The Curse of La Llorona
The plot feels fairly mild, as if one of our traditional dishes was made without enough seasoning.
"The Day the Earth Stood Still" need not have taken its title so seriously that the plot stands still along with it. There isn't much here you won't remember from the 1951 classic, even if you haven't seen it. What everyone knows is that a spaceship lands on Earth, a passenger named Klaatu steps out and is shot, and then a big metal man named Gort walks out and has rays shooting from its eyes, and the Army opens fire.
That movie is at No. 202 in IMDb's top 250. Its message, timely for the nuclear age, is that mankind would be exterminated if we didn't stop killing one another. The message of the 2008 version is that we should have voted for Al Gore. This didn't require Klaatu and Gort. That's what I'm here for. Actually, Klaatu is non-partisan and doesn't name names, but his message is clear: Planets capable of sustaining life are so rare that the aliens cannot allow us to destroy life on this one. So they'll have to kill us.
The aliens are advanced enough to zip through the galaxy, yet have never discovered evolution, which should have reassured them life on earth would survive the death of mankind. Their space spheres have landed all over the planet, and a multitude of species have raced up and thrown themselves inside, and a Department of Defense expert intuits: "They're arks! What comes next?" The Defense Secretary (Kathy Bates) intones: "A flood." So this is the first sci-fi movie based on Intelligent Design, except the aliens plan to save all forms of life except the intelligent one.
All this is presented in an expensive, good-looking film that is well-made by Scott Derrickson, but to no avail. As is conventional in such films, the fate of the planet narrows down to a woman, a child and Klaatu. Jennifer Connelly plays Helen Benson, a Harvard scientist who is summoned by the government to advise on the glowing sphere in Central Park. She has to leave behind her beloved little Jacob (Jaden Smith), her late husband's son by his first wife (more detail than we require, I think; just "her son" would have been fine). She meets Klaatu (Keanu Reeves), who looks human (and we already know why), but is a representative, or negotiator, or human-looking spokesthing or something, for the aliens.
She discovers his purpose, takes him with her in her car, flees a federal dragnet, walks in the woods, introduces him to her brilliant scientist friend (John Cleese), lets him listen to a little Bach, tells him we can change if we're only given the chance, and expresses such love for Jacob that Klaatu is so moved, he looks on dispassionately.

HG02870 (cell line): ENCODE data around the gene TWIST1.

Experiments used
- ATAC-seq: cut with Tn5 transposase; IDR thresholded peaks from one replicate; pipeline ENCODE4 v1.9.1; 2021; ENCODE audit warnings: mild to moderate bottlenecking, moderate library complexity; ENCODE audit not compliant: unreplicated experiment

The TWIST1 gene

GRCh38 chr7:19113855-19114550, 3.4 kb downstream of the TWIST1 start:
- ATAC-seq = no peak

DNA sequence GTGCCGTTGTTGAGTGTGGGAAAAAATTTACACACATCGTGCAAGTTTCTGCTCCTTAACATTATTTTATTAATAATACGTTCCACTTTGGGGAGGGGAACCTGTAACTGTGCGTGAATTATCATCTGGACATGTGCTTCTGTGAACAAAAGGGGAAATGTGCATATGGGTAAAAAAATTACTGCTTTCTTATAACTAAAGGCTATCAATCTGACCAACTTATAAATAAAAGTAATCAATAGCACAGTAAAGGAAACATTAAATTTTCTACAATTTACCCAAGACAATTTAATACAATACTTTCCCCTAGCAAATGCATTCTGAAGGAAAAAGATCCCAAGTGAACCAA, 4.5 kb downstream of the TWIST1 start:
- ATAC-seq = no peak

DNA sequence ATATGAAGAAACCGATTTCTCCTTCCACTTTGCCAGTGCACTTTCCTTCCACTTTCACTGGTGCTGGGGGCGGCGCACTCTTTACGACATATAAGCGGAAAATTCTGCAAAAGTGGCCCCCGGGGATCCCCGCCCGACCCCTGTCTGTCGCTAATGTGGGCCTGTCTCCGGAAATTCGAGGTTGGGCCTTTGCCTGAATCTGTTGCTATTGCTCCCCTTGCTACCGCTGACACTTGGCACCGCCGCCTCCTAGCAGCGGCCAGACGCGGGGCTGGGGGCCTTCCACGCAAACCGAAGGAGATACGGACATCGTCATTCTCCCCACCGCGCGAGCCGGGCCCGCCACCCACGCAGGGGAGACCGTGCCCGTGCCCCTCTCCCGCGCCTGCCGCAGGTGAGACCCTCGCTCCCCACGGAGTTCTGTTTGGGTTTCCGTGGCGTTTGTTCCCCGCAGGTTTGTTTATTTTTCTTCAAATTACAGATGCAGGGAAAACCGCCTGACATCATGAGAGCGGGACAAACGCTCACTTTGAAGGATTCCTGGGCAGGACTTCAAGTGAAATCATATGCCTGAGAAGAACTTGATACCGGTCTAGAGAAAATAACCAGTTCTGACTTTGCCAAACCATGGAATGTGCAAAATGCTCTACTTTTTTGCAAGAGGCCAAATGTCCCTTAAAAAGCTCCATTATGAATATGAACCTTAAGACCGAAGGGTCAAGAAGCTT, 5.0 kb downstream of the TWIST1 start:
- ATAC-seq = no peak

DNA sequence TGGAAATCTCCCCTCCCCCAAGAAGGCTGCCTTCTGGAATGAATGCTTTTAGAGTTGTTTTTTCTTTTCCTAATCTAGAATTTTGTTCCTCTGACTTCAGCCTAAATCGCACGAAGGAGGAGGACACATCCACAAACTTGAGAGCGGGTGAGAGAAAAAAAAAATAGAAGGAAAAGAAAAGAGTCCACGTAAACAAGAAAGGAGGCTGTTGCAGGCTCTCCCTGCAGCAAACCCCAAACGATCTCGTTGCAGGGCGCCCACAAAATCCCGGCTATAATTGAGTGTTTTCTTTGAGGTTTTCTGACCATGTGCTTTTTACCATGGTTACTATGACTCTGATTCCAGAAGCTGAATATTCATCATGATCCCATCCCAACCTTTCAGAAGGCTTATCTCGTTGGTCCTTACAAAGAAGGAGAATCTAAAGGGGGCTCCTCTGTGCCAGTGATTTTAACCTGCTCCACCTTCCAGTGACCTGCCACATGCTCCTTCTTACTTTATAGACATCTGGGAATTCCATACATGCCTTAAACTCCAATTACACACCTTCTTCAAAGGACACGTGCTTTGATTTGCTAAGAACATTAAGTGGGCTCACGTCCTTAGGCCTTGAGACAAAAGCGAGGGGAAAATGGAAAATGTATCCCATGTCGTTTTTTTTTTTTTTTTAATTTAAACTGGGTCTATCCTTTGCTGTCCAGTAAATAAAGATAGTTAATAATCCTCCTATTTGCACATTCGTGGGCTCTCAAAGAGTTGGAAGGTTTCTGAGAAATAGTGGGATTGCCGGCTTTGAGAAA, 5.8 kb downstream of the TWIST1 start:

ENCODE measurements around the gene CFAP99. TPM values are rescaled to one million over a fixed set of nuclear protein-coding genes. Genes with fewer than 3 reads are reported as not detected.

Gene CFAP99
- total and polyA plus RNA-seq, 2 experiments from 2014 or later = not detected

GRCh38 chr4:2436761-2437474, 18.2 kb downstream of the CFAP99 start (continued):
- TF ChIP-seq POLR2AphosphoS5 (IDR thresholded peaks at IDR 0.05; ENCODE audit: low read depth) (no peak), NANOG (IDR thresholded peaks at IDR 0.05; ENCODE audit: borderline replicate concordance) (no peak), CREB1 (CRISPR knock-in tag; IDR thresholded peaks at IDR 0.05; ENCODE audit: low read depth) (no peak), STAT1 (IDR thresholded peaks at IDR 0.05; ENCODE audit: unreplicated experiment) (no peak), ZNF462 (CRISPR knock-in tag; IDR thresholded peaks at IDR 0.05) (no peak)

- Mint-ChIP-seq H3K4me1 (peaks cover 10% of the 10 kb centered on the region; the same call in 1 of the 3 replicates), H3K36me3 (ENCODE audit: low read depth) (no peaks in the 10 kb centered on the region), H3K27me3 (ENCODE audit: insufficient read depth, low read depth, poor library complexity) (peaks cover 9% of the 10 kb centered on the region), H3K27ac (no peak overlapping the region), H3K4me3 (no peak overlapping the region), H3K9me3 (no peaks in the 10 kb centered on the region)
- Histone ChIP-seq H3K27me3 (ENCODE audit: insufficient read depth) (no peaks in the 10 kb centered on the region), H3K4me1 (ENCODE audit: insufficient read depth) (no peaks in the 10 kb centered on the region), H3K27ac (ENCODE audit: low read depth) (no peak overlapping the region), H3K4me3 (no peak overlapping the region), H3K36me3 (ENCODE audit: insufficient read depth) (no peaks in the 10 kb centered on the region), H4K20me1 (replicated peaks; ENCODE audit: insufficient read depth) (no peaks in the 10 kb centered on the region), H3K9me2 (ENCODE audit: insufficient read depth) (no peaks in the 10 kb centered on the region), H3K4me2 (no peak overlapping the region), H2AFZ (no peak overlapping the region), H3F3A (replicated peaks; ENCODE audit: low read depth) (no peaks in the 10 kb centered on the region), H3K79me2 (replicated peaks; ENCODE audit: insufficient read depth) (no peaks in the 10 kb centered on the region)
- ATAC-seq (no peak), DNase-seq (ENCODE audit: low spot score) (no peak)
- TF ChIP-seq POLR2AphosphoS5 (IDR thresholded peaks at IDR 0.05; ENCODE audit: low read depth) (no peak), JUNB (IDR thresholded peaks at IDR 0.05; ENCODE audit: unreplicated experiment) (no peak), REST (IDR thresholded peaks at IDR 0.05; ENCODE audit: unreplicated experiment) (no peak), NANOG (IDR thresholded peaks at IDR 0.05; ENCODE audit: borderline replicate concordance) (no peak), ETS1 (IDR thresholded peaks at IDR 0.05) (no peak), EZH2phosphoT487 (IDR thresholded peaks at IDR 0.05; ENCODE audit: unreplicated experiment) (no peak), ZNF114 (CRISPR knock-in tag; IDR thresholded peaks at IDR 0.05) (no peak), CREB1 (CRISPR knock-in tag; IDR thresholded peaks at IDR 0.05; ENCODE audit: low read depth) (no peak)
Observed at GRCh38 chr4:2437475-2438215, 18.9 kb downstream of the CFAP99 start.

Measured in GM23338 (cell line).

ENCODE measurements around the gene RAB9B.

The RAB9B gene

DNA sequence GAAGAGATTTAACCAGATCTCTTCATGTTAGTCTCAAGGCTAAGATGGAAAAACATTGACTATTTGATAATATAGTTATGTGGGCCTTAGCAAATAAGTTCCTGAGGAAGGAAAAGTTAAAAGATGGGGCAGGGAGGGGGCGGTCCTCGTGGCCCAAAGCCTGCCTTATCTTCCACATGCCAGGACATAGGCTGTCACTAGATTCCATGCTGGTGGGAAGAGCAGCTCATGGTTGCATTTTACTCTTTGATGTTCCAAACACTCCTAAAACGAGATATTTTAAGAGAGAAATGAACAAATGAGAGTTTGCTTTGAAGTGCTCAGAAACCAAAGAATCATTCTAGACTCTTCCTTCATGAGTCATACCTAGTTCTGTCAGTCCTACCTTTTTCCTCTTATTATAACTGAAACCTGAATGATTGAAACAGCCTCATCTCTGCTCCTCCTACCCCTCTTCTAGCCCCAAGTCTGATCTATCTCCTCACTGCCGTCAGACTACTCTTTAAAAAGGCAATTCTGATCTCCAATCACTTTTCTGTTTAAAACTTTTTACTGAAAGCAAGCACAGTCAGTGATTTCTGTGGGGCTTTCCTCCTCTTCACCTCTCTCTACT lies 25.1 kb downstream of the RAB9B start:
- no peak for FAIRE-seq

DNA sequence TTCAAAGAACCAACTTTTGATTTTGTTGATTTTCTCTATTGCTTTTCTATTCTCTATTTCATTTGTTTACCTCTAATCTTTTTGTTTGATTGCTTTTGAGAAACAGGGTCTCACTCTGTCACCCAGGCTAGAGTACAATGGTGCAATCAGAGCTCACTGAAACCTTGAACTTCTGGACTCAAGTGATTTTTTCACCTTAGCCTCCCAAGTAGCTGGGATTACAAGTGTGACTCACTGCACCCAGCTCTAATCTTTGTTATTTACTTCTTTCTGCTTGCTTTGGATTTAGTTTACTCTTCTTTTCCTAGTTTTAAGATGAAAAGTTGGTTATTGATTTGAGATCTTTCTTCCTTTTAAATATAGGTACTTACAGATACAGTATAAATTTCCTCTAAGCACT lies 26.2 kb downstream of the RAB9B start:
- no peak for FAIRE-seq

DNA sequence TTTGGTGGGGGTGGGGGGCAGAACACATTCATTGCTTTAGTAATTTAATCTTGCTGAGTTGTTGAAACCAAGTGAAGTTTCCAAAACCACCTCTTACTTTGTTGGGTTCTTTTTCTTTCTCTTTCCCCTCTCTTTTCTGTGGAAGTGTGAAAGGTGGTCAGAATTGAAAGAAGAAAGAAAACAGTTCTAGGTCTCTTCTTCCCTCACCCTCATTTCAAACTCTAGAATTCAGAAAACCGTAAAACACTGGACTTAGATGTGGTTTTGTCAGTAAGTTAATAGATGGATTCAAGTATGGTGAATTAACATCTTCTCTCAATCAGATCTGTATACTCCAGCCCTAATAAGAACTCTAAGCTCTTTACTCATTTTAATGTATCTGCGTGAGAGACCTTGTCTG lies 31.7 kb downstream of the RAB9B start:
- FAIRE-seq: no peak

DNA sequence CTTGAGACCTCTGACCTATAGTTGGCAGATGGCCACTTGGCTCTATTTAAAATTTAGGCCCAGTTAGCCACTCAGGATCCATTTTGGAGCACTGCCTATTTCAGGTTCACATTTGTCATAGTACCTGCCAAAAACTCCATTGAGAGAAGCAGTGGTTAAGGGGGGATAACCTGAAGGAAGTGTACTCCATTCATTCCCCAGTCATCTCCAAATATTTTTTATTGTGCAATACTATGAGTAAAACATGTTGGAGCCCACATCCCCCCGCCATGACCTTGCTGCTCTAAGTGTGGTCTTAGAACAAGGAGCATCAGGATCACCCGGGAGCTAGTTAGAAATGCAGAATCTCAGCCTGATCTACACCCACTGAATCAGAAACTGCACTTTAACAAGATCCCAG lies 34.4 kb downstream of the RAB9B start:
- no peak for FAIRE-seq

That's no big deal, because Klaatu looks on everything dispassionately. Maybe he has no passions. He becomes the first co-star in movie history to elude falling in love with Jennifer Connelly. Keanu Reeves is often low-key in his roles, but in this movie, his piano has no keys at all. He is so solemn, detached and uninvolved he makes Mr. Spock look like Hunter S. Thompson at closing time. When he arrives at a momentous decision, he announces it as if he has been rehearsing to say: "Yes, one plus one equals two. Always has, always will."
Jennifer Connelly and Kathy Bates essentially keep the human interest afloat. Young Jaden Smith is an appealing actor, but his character Jacob could use a good spanking, what with endangering the human race with a snit fit. Nobody is better than Connelly at looking really soulful, and I am not being sarcastic, I am sincere. There are scenes here requiring both actors to be soulful, and she takes up the extra burden effortlessly.
As for Bates, she's your go-to actress for pluck and plainspoken common sense. She announces at the outset that the president and vice president have been evacuated to an undisclosed location (not spelling out whether undisclosed to her, or by her), and they stay there for the rest of the movie, not even calling her, although the president does make an unwise call to a military man. Make of this what you will. I suspect a political undertow.
One more detail. I will not disclose how the aliens plan to exterminate human life, because it's a neat visual. Let me just observe that the destruction of human life involves the annihilation of Shea Stadium, which doesn't even have any humans in it at the time. And that since the destruction begins in the mountains of the Southwest, yet approaches Shea from the east, the task must be pretty well completed by the time Jennifer Connelly needs to look soulful. And that Klaatu is a cockeyed optimist if he thinks they can hide out in an underpass in the park.
Jessica Ritchey on the episodes of The Twilight Zone that she thinks about the most.
A review of the new six-episode Netflix series, written, directed by, and starring Ricky Gervais.